First, the technology that is currently used to check a patient’s insurance coverage (the eligibility transaction standard) does not indicate the type of coverage in the standard response. Without knowing the type of coverage, hospitals and health systems will not know whether state, federal, or no balance billing policies apply. This becomes more complicated in states that allow federally regulated plans to opt into a state process. Clarity around which policy is applicable is needed for providers to be sure they are applying the correct policy before the policies are enforced.
Another example of a new workflow challenge comes when an out-of-network provider seeks patient consent to balance bill. The law requires the notice to include a list of in-network providers at the facility that are able to furnish the services. However, a provider will not know definitively which providers may be in-network and/or covered for a particular service. That is a function of a patient’s coverage. The only way for a provider to obtain that information is to reference the plan's or issuer’s provider directory or contact the plan/issuer directly. Relying on health plan provider directories will not guarantee accurate information as such directories are notorious for containing errors. In addition, there are nuances to how plan provider directories list facilities and providers. For example, the facility could be listed as in-network in the plan directory, but the plan chooses to exclude coverage for certain provider services performed at the facility, such as outpatient surgery, laboratory and diagnostic services, and specialty drug therapies. These health plan coverage nuances would make it nearly impossible for the in-network provider to know with any certainty whether the service would be covered if delivered by the “in-network” providers listed in the directory. Alternatively, contacting the health plan manually each time would add considerable burden and add costs for both providers and health plans/issuers.
There are a number of other areas where open questions remain and yet, these policies go into effect in less than three months. The administration has previously acknowledged that it intends to use discretion in oversight and enforcement for several NSA provisions given the newness of the law and the lack of adequate time to issue all of the necessary regulations. We urge CMS to continue to focus its efforts on implementation support through the release of guidance, standards and technical assistance before turning to investigation and enforcement.
Clarity in Roles of Federal and State Governments
One area with substantial lack of clarity is the role of federal and state governments regarding oversight and enforcement. The law and regulations establish states as the primary regulators (with the federal government as a backstop) but there is currently little information from states on whether they plan to enforce the requirements or defer to the federal government, and if a state does intend to enforce, what that process will look like. Providers need to know whether the state or the federal government will be enforcing each requirement and what that process will entail before enforcement begins.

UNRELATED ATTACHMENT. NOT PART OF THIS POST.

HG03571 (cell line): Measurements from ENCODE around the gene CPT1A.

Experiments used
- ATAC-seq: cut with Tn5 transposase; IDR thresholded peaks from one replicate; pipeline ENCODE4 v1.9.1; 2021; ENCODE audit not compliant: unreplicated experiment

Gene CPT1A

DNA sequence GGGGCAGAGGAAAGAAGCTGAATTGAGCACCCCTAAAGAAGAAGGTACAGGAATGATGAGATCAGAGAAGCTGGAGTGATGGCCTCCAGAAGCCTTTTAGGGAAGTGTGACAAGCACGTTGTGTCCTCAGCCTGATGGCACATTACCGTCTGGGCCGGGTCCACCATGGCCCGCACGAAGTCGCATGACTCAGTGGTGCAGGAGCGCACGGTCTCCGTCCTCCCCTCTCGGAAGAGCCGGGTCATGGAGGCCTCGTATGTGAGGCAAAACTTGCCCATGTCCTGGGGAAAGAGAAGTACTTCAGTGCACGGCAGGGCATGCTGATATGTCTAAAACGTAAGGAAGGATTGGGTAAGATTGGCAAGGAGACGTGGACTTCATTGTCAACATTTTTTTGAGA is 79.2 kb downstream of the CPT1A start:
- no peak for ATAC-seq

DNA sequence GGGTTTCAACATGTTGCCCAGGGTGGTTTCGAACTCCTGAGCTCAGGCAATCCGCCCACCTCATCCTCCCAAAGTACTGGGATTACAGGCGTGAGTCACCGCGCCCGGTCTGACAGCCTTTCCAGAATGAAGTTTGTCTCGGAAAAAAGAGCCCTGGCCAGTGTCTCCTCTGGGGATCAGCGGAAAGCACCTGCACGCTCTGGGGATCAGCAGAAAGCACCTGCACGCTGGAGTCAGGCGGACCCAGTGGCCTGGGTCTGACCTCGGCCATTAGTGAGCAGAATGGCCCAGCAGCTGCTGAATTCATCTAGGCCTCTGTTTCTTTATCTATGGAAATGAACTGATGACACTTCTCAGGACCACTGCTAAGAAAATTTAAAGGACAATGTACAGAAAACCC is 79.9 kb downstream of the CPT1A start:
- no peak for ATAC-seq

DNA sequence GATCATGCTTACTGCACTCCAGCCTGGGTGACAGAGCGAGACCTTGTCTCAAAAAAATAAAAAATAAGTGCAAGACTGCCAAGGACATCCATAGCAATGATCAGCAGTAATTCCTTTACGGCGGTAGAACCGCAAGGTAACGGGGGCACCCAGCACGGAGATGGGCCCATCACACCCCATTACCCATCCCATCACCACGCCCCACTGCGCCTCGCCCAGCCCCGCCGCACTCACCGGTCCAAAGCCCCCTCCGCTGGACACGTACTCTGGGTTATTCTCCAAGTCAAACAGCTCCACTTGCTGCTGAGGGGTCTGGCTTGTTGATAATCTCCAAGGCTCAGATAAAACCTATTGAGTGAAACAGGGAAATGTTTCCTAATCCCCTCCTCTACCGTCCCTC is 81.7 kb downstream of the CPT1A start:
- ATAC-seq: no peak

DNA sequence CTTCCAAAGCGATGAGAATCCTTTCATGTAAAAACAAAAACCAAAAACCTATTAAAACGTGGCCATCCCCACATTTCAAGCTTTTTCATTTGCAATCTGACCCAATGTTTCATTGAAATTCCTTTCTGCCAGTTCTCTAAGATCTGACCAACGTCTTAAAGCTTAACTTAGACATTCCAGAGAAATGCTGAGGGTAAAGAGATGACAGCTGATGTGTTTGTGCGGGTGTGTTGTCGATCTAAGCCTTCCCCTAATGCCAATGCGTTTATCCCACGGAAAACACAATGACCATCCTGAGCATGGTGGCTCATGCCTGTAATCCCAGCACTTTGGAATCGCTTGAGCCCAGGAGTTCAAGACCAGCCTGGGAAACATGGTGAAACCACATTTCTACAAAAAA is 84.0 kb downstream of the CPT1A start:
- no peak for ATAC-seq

Importance of Alignment across Provider/Plan Oversight and Enforcement
In the proposed rule, HHS proposes an oversight and enforcement process for providers and facilities that appears intended to mirror the process for oversight and enforcement of health plan and issuer requirements. As a general principle, we support parity and fairness in oversight and enforcement policies across providers and plans/issuers. We ask, however, for alignment not just in the processes, but also in prioritization of issues for oversight and enforcement. We are concerned that health plan/issuer bad behavior can more easily go unnoticed or uninvestigated as their requirements primarily are related to interactions with providers and not patients. However, their actions have direct consequences for patients. Incorrect calculations of the QPA by plans/issuers, lack of timely responses by plans/issuers to requests for patient transfers and plan/issuer delays in remitting cost-sharing information to providers, for example, can all negatively impact patients. We urge the departments to prioritize these areas for oversight.
In the preamble, HHS lays out its proposed oversight timeline. HHS indicates that providers typically will be given 14 days to respond to a notice of possible violation. Compiling the relevant information and responding along this timeline will be challenging, particularly for smaller hospitals with fewer resources to respond to such inquiries. We ask that HHS consider extending this timeline to 30 days for issues that do not warrant a rapid response. We note that existing policies give health plans 30 days for response; instead of aligning at 14 days, we encourage HHS to adopt a 30-day timeline for both providers/facilities and plans/issuers.
Hospitals and health systems fully support protecting patients from any surprise medical bills resulting from gaps in their coverage, and we are pleased to work with the departments on implementation of this important law. Please contact me if you have questions or feel free to have a member of your team contact Ariel Levin, AHA’s senior associate director for policy, at firstname.lastname@example.org.
Executive Vice President